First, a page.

If you run a takeaway or any sandwich or fast food outlet, why not consider switching to zero waste containers? As well as being better for the planet, they also work out cheaper for your small business.
CauliBox is a leak-proof and odour-proof box with a lid that seals perfectly and can be used in the dishwasher and microwave. Made in the Czech Republic, it is working with offices, schools, hospitals, hotels, food courts, restaurants and zero waste stores. Founded by London professionals who aim to save 15 million disposable containers each year, they found that 11 billion pieces of packaging waste are produced yearly for food-on-the-go. Switch if you can!
The UK sends out around 500 million disposable takeaway cartons each year, and Just Eat in London is one of the first to pioneer reusable packaging. Using ClubZero, customers can opt in when placing an order, then return their boxes to a drop-off point or arrange to collect via the Clubzero app. So far this has saved 1.5 million items, and then they also sell reusable returnable beverage containers.
Who’s Using Zero Waste Takeout?
Stephensons offer reusable takeaway boxes, which can be used as part of a deposit return scheme. They are made from plastic, but at least they can be washed and reused, to cut down on disposable plastic. Not perfect, but getting there!
Millions of people are not going to stop using takeaways anytime soon. A lot of the new vegan fast food chains are already going zero waste with biodegradable containers. But what of the main brands that have millions, if not billions of customers?
McDonald’s recently switched to paper straws, but had to reformulate them as the first ones didn’t work (it also rather defeats the object, when the paper straws are then stuck in plastic cups). And there was an almighty backlash with 50,000 customers (yes, you read that right) launching a campaign to bring back plastic straws, as the paper ones ‘went soggy in their McFlurry’. Tell this to the hundreds of thousands of sea turtles that die each year in the sea, from plastic straws. You really could not make this crap up.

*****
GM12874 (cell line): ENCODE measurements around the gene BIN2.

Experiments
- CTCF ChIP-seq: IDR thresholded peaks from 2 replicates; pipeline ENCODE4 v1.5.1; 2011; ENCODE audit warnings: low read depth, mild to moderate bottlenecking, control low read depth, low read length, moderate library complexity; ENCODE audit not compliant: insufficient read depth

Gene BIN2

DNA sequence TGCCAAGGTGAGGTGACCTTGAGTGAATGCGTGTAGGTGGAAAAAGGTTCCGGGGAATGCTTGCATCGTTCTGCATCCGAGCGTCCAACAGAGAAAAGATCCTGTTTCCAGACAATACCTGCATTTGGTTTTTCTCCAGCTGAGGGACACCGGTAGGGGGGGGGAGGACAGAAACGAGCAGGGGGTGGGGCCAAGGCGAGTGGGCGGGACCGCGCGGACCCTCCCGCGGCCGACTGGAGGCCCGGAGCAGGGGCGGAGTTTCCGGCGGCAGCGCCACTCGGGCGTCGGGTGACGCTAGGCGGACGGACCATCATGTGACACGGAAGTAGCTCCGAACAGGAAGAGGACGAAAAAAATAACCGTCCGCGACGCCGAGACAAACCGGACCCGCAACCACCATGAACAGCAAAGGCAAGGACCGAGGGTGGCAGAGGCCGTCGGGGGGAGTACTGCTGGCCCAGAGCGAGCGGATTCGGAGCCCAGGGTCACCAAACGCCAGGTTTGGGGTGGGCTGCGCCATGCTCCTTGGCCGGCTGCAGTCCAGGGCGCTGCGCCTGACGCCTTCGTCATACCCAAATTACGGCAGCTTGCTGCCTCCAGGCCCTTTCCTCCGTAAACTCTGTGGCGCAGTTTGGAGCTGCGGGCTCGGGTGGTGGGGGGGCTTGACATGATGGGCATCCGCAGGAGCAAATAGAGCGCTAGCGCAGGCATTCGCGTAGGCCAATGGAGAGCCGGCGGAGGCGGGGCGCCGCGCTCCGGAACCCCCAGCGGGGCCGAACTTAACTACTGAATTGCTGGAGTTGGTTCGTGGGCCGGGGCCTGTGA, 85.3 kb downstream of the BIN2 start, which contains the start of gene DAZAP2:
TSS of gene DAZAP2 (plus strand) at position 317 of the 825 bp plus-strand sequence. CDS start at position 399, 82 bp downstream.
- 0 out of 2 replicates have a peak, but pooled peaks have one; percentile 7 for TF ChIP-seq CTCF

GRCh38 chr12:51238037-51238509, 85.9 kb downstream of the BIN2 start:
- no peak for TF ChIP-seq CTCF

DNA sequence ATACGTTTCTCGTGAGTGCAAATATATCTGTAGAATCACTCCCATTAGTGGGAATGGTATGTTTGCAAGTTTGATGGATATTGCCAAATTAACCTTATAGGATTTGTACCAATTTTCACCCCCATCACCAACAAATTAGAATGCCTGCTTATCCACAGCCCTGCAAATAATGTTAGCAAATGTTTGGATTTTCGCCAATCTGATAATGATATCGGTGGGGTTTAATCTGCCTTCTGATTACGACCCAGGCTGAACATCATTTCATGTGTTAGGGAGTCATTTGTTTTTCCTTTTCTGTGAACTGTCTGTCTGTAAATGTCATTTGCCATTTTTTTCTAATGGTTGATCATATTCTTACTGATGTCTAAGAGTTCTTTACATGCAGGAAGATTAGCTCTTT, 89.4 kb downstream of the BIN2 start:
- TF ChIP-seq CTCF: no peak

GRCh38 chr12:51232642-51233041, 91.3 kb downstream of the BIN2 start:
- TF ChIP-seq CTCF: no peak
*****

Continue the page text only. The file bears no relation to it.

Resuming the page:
One clever farmer came up with a brilliant idea. Fed up of his animals having to deal with plastic waste thrown out of windows from takeaway trips, he wants car registrations written on receipts. So people who throw the packaging out the windows (which often lands in farmers’ fields) then get a fine through the post, just like if they had been caught speeding. Why is no-one taking this up?
McDonald’s has recently paid a fortune to redesign its packaging for a new ‘feelgood design’. Likely the whales and other marine creatures that end up accidentally eating it (as filter feeders) won’t feel good about their packaging, unless it’s totally biodegradable and compostable, which it’s not. Burger King is trialling reusable packaging and has the aim to recycle all its packaging by 2025. Considering it’s a massive multi-million pound company, it’s a question as to why they can’t recycle everything now, it should not be that hard in a world of zero waste shops that can manage to not make any waste at all.
A lot of words like ‘recyclable’ and ‘sustainable’ are going on around the big fast food chains. Still it may be greenwashing, but we should support any positive moves, as they will make a big difference, considering so many people eat there. One good thing that McDonald’s has recently decided to do, is to phase out its plastic toys in the children’s meals. The laws are odd in the US in that they refuse to allow Kinder egg imports (citing the plastic toys inside as a choking hazard) yet happily let McDonald’s sell happy meal toys for presumably decades.
REBOWL is a dishwasher-safe bowl that costs less once you serve six meals a day, and can be used 500 times. It’s airtight and leakproof and stackable, and heat resistant up to 85 degrees centigrade. Made in Germany, it’s also BPA-free. Customers simply pay a few pounds and then get the money back, when they return the bowl.